Your Gross Out Guide
Everything you need to know about crusty eyes, waxy ears, stinky pits, and other icky (but kind of cool) stuff your body’s got going on.
Snot. Earwax. Zits. Gas.
Why does your body produce such icky extras? The answer lies in the more than 100 trillion bacteria living inside and on top of your body right now. (If you add it up, that’s almost five pounds!) Most of these bacteria are actually essential to human health. But there are still some types can make you sick. In fact, most of the eww-factor substances your body produces are part of its defense system against the bad types.
The bottom line is this: “Your body is a wonderful machine that’s always trying to take care of itself,” says Sylvia Branzei, a microbiologist and author of the book Grossology.
Why do I get zits?
Pores in your skin make an oily substance called sebum, which keeps your skin from drying out. During puberty, your body often produces more than you need. This causes your pores to get clogged with a combo of dead skin and sebum, trapping bacteria inside and causing swelling and redness—in other words, a zit. No matter how tempting it is, “don’t pop them,” cautions Hernan Sabio, a pediatrician. You’ll only make the problem worse, and might even cause permanent scarring.
Does everyone pass gas?
Yep. In fact, the average person cuts the cheese 14 times a day, but most of those episodes go unnoticed. The noisy incidents are mostly caused by swallowed air, while the quieter ones are created by bacterial gas that is smaller and more concentrated, but also, unfortunately, stinkier.
Both are the result of air we swallow mixed with gas that bacteria in our stomachs produce. Farts smell because they contain small amounts of sulfur—a gas that reeks like rotten eggs.
When I wake up, my eyes are all crusty. What gives?
The reason you feel like rubbing your eyes is that they’re filled with a combination of mucus and a substance called mucin. During the day, the fluid is washed away when you blink. Since you don’t blink when you’re asleep, it collects at the corners of your eyes, where it combines with dust and other particles and dries into eye gunk (or, as it’s technically called, gound). Eye gunk is an important barrier between your eyes and bacteria and dust.
Is toe jam normal?
Totally. Slang for the dead skin cells, sock lint, sweat, and oils that accumulate between your toes, toe jam is harmless. But that doesn’t mean it’s not kind of icky. You can’t prevent it completely, but scrubbing your feet every day will keep the gunk from building up. In some cases, toe jam can be caused by a fungal infection, like athlete’s foot. So if your feet are peeling or itchy, ask your parents to buy you an over-the-counter antifungal cream.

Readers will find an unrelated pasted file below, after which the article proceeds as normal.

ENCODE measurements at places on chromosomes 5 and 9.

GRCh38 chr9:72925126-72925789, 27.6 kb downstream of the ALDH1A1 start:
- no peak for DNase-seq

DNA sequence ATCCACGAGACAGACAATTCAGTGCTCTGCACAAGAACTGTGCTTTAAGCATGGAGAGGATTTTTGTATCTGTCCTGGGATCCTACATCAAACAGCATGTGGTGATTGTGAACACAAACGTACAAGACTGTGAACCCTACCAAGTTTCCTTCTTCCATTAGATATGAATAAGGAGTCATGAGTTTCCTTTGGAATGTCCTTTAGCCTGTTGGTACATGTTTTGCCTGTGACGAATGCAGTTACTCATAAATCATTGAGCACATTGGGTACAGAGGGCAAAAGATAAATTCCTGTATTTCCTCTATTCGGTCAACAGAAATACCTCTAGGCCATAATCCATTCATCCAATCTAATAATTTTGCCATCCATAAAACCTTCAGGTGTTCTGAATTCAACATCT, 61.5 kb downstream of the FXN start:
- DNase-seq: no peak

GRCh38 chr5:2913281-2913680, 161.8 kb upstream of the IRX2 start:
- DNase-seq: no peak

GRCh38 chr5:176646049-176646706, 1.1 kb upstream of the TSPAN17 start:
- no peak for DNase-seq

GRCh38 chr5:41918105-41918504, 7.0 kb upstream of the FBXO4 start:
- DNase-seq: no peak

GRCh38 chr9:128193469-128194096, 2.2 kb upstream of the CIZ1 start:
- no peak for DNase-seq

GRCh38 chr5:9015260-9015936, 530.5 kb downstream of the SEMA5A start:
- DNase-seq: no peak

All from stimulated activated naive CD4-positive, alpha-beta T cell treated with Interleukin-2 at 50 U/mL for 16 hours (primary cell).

What is sweat for?
When your body overheats, your sweat glands turn on the waterworks. The fluid they release evaporates from your skin, cooling you back to normal. Sweat by itself doesn’t smell bad; it’s almost entirely water. The problem is the bacteria that live on the surface of your skin. “Bacteria just love to munch on sweat,” explains Branzei. Those bacteria are the source of your body odor. Bacteria in your armpits find your sweat extra-tasty, which is why you may notice your pits are, well, extra-stinky. Your feet are another happy home for bacteria. The 250,000 pores on the soles of your feet produce almost a quarter of a cup of sweat every day—which is a pretty good reason to change your socks.
Why do I have ear wax?
Earwax protects and moisturizes your ear canal. The scientific term for it is cerumen, and it’s a brew of sweat and dead skin. That may not sound impressive, but this gunk has antibacterial and antifungal powers. That’s good news, as your ear canal is warm, dark, and moist—in other words, a perfect home for germs. Most of your earwax naturally dries up and falls out by itself—you don’t even notice it. But if it builds up, don’t go digging around. Cotton swabs (or anything else you put in there) can damage your ear canal or even perforate your eardrum. Instead, wipe the outside of your ear with a washcloth. If your ears feel really stuffed, head to the doctor for help.
“It’s the lubricant of the lining of your nose,” explains Dr. Sabio. Mucus—the technical word for snot or boogers—acts as a filtering system, trapping dirt, bacteria, and other particles so that they can’t get into your lungs. “Snot can be more abundant, get thicker, and have interesting green or yellow colors when we get sick,” says Dr. Sabio. So your stuffy nose is just your body working harder to try to protect you from getting sicker. Oh, and your mom is right. Don’t pick your nose. Aside from being rude, it spreads bacteria in your nose and onto your hands. Blow into a tissue instead. . . and wash your hands.